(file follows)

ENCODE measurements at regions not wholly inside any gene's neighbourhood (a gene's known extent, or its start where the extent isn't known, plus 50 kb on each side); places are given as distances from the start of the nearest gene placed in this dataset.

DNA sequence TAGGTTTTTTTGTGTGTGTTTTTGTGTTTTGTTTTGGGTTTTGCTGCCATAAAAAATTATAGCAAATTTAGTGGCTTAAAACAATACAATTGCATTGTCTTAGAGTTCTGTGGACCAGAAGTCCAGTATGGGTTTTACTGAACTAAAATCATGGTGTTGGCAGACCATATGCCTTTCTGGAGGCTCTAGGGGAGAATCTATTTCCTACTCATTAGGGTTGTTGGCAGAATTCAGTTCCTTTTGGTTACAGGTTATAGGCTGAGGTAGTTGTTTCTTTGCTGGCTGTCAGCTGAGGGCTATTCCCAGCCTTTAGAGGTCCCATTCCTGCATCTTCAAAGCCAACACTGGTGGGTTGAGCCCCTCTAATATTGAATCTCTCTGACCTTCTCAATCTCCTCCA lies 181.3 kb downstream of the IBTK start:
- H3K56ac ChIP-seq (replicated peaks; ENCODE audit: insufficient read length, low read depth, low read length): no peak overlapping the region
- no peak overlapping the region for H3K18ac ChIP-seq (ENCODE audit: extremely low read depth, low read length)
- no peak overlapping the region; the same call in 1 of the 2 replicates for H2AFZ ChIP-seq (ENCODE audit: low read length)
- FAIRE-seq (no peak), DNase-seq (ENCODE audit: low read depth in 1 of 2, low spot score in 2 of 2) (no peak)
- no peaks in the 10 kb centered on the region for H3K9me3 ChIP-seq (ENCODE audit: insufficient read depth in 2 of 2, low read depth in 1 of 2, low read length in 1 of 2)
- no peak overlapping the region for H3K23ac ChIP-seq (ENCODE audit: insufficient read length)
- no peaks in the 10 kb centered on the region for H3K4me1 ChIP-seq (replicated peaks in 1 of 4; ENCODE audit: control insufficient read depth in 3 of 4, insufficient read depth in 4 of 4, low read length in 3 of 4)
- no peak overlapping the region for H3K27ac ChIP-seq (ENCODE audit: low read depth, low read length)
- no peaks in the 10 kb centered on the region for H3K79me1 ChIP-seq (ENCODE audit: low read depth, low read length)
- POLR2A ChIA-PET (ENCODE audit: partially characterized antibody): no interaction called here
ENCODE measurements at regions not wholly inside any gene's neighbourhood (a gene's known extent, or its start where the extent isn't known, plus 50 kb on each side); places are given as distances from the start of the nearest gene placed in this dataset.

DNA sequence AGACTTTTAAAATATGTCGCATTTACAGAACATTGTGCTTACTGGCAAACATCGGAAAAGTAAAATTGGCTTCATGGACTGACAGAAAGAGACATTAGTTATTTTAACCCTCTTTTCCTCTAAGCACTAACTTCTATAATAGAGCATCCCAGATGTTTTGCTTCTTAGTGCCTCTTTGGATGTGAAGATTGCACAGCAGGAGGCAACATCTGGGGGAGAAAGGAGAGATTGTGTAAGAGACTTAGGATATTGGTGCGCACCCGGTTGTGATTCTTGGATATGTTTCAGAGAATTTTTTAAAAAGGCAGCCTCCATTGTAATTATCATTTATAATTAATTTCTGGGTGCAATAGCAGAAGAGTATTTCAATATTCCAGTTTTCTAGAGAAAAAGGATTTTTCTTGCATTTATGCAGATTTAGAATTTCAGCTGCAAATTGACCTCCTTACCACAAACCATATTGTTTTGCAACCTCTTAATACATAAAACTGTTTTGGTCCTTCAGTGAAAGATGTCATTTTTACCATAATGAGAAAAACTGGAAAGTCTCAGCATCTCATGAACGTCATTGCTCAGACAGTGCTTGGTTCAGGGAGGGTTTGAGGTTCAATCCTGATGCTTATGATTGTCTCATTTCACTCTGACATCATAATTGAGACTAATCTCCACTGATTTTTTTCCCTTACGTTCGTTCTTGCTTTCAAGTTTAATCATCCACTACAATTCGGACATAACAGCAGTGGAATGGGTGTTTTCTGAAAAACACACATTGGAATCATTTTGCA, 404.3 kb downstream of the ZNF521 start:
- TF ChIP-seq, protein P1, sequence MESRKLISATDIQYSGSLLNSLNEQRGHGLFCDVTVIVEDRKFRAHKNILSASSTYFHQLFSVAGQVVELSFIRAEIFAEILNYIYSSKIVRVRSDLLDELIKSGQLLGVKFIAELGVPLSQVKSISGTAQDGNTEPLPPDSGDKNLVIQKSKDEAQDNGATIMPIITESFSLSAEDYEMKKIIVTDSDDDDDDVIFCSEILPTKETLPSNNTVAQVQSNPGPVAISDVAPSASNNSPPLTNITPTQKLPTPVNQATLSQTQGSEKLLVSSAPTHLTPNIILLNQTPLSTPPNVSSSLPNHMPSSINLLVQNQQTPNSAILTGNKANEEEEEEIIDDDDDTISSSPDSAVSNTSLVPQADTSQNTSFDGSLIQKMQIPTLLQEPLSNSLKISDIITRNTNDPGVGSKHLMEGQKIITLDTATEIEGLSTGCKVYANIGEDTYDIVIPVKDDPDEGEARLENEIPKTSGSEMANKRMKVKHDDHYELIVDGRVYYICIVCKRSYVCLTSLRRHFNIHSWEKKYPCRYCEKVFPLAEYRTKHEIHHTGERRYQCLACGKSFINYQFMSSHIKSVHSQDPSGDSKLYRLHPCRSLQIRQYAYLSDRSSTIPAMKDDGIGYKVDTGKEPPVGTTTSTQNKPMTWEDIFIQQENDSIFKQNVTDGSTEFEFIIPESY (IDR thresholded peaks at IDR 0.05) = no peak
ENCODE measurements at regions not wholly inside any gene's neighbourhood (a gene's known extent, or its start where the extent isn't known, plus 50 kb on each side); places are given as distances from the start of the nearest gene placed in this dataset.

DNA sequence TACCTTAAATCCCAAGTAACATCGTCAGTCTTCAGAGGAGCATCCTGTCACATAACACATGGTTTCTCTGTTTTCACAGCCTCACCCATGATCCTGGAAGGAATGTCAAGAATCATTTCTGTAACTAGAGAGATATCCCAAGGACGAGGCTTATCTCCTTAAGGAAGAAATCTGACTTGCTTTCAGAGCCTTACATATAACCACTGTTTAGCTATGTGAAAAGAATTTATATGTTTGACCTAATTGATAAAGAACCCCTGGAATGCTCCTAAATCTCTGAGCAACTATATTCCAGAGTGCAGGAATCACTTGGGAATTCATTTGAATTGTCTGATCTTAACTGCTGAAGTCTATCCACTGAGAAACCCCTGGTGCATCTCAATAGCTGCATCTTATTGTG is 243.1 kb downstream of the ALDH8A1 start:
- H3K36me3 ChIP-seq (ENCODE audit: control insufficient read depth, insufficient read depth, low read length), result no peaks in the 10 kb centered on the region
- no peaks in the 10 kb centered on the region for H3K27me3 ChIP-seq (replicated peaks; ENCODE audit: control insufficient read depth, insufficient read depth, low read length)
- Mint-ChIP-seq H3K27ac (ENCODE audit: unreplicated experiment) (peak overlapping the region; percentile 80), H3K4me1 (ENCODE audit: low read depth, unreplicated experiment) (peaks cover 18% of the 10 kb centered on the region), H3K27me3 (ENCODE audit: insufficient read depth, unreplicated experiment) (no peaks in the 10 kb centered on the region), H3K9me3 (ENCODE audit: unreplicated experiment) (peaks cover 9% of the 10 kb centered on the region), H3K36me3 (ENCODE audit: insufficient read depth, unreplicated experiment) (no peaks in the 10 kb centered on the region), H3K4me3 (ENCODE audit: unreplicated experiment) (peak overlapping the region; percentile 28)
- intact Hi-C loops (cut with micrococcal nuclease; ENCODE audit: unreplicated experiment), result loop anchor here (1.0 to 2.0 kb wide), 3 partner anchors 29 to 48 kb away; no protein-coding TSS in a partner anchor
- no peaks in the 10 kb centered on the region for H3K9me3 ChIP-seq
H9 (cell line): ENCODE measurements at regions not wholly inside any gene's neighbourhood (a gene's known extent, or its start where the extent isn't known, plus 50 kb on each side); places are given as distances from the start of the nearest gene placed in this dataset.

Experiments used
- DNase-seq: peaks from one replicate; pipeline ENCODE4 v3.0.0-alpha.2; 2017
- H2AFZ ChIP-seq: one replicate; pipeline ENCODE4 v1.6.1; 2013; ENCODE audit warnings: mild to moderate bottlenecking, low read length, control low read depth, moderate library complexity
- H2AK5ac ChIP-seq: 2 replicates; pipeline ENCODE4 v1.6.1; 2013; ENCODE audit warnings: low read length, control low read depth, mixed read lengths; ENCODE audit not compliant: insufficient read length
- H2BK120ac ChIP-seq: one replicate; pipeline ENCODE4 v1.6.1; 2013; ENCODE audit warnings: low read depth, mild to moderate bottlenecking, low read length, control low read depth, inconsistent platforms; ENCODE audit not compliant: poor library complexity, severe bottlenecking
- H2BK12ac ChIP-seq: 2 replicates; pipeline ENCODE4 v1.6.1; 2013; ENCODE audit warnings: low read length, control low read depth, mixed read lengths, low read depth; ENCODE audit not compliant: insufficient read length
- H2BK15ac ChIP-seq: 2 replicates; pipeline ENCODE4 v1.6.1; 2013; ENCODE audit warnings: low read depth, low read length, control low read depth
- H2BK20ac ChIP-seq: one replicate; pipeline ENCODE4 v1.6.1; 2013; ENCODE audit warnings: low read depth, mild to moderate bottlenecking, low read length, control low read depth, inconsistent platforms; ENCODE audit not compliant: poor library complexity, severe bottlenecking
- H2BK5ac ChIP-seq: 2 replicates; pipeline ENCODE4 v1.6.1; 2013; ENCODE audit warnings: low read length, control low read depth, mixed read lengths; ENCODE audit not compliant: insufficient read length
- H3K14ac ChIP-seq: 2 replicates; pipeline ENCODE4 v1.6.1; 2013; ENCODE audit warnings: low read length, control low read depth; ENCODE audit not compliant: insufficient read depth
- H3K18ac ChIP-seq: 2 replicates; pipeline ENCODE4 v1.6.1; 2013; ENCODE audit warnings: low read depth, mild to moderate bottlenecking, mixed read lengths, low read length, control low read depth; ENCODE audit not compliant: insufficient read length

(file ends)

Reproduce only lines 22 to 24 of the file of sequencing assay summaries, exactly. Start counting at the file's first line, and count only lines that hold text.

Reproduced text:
- no peaks in the 10 kb centered on the region for H3K9me3 ChIP-seq
H9 (cell line): ENCODE measurements at regions not wholly inside any gene's neighbourhood (a gene's known extent, or its start where the extent isn't known, plus 50 kb on each side); places are given as distances from the start of the nearest gene placed in this dataset.

Experiments used